Alvin Garden –
Spicy Sichuan/Hunan food is kinda like crack. It looks unappealing and unattractive if you haven’t had it in a while, but once you have a taste, there’s something about it that entices you back for more. I speculated that this might be because of some unknown (to me, at least) element in flower peppers that make food containing them so addictive. My mother-in-law went a step further by joking that all sichuan/hunan restaurants added morphine to their dishes to keep customers coming back.
After our meal at S.W. Pepper House a few days ago, each of my wife, mother-in-law, and I have been clamoring to eat their hot and spicy dishes again. My wife and mother-in-law had actually planned on eating there for lunch on Sunday, but they decided against it because we had an early dinner reservation at Glowbal for my daughter’s birthday.
Once Monday came and there were no other events standing in their way for a lunch at S.W. Pepper House, they asked me if I wanted to join them. I told them that the spice level was just not satisfying enough at S.W. Pepper House and that we should instead go to Alvin Garden, where the portions were larger, the food even more flavourful, and most importantly, the intensity of spiciness higher. They agreed and were both actually really excited about the prospect of having food that was even spicier than that served by S.W. Pepper House.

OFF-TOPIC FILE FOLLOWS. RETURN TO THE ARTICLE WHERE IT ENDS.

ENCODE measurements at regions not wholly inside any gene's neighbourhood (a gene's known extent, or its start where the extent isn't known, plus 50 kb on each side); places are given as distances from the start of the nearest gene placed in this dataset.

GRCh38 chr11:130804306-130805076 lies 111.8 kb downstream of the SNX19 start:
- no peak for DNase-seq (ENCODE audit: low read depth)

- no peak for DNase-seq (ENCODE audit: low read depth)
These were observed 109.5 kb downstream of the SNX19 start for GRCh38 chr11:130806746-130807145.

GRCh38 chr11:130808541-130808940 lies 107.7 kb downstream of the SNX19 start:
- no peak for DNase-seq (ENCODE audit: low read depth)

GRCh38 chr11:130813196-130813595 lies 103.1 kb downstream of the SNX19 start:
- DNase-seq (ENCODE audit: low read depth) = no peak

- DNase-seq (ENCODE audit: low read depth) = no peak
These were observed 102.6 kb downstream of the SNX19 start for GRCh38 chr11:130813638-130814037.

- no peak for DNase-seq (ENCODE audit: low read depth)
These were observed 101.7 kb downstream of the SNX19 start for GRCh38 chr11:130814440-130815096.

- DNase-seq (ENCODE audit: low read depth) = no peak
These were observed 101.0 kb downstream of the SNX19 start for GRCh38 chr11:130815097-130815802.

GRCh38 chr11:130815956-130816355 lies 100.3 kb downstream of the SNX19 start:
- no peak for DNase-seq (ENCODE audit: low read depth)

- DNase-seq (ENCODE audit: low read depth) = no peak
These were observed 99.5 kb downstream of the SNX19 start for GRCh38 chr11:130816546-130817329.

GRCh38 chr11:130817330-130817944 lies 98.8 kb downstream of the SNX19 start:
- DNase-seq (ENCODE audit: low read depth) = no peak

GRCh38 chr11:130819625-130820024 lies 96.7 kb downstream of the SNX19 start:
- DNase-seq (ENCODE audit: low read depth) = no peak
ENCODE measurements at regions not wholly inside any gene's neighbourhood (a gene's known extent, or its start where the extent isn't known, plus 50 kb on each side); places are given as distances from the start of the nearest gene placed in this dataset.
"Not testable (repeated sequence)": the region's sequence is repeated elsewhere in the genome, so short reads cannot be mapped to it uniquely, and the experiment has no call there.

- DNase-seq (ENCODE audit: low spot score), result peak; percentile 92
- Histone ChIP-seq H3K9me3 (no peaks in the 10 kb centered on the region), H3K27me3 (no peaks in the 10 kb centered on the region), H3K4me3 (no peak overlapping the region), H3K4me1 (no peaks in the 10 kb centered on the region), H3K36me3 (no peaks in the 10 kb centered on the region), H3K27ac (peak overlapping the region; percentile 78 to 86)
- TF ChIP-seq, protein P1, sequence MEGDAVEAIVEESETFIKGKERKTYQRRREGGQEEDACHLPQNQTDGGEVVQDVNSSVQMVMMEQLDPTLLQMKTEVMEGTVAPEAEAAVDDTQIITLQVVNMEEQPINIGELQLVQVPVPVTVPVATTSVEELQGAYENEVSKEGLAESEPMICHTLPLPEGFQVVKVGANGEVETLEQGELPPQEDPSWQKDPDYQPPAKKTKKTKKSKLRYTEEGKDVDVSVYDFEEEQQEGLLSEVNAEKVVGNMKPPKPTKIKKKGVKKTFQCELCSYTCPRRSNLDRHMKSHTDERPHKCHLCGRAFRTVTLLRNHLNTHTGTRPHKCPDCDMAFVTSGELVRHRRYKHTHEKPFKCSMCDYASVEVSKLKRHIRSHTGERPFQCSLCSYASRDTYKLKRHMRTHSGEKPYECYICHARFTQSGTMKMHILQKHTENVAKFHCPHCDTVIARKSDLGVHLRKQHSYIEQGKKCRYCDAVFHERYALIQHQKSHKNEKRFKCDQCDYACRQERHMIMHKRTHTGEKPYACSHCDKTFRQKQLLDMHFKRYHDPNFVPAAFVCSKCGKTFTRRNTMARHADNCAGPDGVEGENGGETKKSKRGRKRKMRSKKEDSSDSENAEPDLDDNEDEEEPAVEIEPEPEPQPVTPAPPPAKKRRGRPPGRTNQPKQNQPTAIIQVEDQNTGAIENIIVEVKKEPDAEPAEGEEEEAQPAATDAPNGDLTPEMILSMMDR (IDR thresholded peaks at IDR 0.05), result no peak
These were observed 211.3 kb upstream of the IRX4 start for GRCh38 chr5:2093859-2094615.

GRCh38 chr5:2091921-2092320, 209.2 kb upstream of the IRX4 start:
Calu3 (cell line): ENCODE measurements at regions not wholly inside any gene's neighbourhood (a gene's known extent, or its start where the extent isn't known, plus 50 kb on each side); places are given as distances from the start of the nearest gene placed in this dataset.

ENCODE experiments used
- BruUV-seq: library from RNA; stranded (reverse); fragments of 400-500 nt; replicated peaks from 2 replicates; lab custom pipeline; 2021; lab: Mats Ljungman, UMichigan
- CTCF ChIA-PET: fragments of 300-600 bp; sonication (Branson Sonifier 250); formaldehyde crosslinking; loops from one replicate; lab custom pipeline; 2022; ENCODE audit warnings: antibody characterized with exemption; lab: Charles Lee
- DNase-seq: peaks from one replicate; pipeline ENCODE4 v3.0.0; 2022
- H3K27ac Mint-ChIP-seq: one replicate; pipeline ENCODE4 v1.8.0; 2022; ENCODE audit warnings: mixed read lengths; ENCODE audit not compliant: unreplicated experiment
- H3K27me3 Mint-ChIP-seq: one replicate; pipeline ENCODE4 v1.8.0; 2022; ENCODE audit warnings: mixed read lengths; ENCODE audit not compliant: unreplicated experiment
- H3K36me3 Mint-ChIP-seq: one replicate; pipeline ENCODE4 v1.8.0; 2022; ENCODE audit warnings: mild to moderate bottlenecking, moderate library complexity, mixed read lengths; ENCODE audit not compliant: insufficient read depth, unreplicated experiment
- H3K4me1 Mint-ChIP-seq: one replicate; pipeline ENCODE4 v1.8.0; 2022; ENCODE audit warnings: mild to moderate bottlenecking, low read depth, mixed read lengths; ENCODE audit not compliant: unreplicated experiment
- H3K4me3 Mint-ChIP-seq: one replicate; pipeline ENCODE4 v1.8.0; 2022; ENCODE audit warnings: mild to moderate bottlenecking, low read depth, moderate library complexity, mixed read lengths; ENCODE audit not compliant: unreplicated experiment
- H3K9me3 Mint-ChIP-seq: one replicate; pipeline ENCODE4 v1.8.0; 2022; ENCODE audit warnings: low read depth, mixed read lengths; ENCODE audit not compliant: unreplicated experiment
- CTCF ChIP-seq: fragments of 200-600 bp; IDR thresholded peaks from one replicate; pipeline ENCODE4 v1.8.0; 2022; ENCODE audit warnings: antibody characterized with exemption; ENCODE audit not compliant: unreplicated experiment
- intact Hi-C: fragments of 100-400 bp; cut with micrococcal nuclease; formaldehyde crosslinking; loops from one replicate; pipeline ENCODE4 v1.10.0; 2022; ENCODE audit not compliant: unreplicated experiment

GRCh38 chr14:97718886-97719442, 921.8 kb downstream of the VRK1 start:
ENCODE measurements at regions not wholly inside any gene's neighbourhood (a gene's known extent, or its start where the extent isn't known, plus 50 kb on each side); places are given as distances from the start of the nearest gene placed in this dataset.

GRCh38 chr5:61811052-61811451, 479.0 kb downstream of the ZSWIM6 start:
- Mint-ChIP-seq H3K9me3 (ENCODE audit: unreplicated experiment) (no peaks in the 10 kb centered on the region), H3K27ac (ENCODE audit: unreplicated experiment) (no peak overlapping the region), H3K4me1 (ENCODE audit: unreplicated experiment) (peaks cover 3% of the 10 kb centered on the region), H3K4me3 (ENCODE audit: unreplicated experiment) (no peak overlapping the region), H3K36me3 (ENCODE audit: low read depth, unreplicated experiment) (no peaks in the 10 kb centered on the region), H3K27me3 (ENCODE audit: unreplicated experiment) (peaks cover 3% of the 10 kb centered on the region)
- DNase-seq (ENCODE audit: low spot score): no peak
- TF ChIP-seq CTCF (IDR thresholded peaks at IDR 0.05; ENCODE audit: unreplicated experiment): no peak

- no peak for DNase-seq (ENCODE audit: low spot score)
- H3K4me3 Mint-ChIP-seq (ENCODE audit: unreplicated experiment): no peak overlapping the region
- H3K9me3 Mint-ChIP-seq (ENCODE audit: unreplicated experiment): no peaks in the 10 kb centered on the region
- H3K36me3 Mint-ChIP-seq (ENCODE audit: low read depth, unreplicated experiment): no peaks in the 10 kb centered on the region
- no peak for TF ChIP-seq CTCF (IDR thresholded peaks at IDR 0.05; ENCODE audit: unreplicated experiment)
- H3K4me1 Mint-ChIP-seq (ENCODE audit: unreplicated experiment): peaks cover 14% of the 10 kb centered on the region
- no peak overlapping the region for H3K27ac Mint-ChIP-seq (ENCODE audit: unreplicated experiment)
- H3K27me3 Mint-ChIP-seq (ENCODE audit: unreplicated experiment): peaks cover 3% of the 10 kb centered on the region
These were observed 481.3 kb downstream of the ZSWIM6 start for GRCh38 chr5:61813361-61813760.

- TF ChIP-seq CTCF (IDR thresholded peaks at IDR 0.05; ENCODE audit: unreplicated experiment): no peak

We arrived at Alvin Garden at about 12:30 PM to find the restaurant practically empty, except for a table of two diners who were just about to leave.
They had a page of lunch special in their menu, but we weren’t interested in the smaller portion sizes and the limited choices. We wanted to be able to choose the dishes we wanted to eat and we wanted to stuff ourselves silly with them. Therefore, we ordered exclusively from their regular menu.